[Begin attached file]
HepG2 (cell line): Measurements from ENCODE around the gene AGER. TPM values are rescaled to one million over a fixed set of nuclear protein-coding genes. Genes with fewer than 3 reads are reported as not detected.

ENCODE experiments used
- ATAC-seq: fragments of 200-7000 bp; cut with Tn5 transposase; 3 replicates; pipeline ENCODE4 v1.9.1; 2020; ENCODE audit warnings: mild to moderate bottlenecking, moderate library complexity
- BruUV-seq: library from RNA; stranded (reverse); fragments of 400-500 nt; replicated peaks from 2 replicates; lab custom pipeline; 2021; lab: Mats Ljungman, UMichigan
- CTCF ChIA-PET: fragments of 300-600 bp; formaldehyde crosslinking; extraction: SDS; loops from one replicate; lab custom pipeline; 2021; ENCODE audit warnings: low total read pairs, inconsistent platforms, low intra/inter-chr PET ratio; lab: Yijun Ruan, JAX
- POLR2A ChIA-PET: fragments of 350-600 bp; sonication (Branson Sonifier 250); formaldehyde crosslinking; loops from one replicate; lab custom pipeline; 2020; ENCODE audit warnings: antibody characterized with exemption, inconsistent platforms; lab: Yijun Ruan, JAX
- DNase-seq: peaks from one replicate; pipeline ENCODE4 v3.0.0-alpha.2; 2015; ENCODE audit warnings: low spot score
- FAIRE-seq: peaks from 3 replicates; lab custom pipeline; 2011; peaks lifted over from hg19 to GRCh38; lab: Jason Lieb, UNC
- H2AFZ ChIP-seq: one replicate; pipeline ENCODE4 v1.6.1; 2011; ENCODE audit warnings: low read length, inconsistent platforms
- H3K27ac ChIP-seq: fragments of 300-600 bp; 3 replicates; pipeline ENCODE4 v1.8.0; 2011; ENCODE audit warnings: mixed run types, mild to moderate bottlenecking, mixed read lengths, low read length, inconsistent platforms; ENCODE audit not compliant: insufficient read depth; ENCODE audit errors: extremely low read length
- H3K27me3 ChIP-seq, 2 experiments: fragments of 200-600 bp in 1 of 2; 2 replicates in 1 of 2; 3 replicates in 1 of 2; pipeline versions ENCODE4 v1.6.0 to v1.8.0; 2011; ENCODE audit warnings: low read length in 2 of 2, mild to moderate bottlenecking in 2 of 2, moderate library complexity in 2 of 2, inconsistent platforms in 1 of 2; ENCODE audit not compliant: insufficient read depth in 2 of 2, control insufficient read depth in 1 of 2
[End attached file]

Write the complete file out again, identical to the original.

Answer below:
HepG2 (cell line): Measurements from ENCODE around the gene AGER. TPM values are rescaled to one million over a fixed set of nuclear protein-coding genes. Genes with fewer than 3 reads are reported as not detected.

ENCODE experiments used
- ATAC-seq: fragments of 200-7000 bp; cut with Tn5 transposase; 3 replicates; pipeline ENCODE4 v1.9.1; 2020; ENCODE audit warnings: mild to moderate bottlenecking, moderate library complexity
- BruUV-seq: library from RNA; stranded (reverse); fragments of 400-500 nt; replicated peaks from 2 replicates; lab custom pipeline; 2021; lab: Mats Ljungman, UMichigan
- CTCF ChIA-PET: fragments of 300-600 bp; formaldehyde crosslinking; extraction: SDS; loops from one replicate; lab custom pipeline; 2021; ENCODE audit warnings: low total read pairs, inconsistent platforms, low intra/inter-chr PET ratio; lab: Yijun Ruan, JAX
- POLR2A ChIA-PET: fragments of 350-600 bp; sonication (Branson Sonifier 250); formaldehyde crosslinking; loops from one replicate; lab custom pipeline; 2020; ENCODE audit warnings: antibody characterized with exemption, inconsistent platforms; lab: Yijun Ruan, JAX
- DNase-seq: peaks from one replicate; pipeline ENCODE4 v3.0.0-alpha.2; 2015; ENCODE audit warnings: low spot score
- FAIRE-seq: peaks from 3 replicates; lab custom pipeline; 2011; peaks lifted over from hg19 to GRCh38; lab: Jason Lieb, UNC
- H2AFZ ChIP-seq: one replicate; pipeline ENCODE4 v1.6.1; 2011; ENCODE audit warnings: low read length, inconsistent platforms
- H3K27ac ChIP-seq: fragments of 300-600 bp; 3 replicates; pipeline ENCODE4 v1.8.0; 2011; ENCODE audit warnings: mixed run types, mild to moderate bottlenecking, mixed read lengths, low read length, inconsistent platforms; ENCODE audit not compliant: insufficient read depth; ENCODE audit errors: extremely low read length
- H3K27me3 ChIP-seq, 2 experiments: fragments of 200-600 bp in 1 of 2; 2 replicates in 1 of 2; 3 replicates in 1 of 2; pipeline versions ENCODE4 v1.6.0 to v1.8.0; 2011; ENCODE audit warnings: low read length in 2 of 2, mild to moderate bottlenecking in 2 of 2, moderate library complexity in 2 of 2, inconsistent platforms in 1 of 2; ENCODE audit not compliant: insufficient read depth in 2 of 2, control insufficient read depth in 1 of 2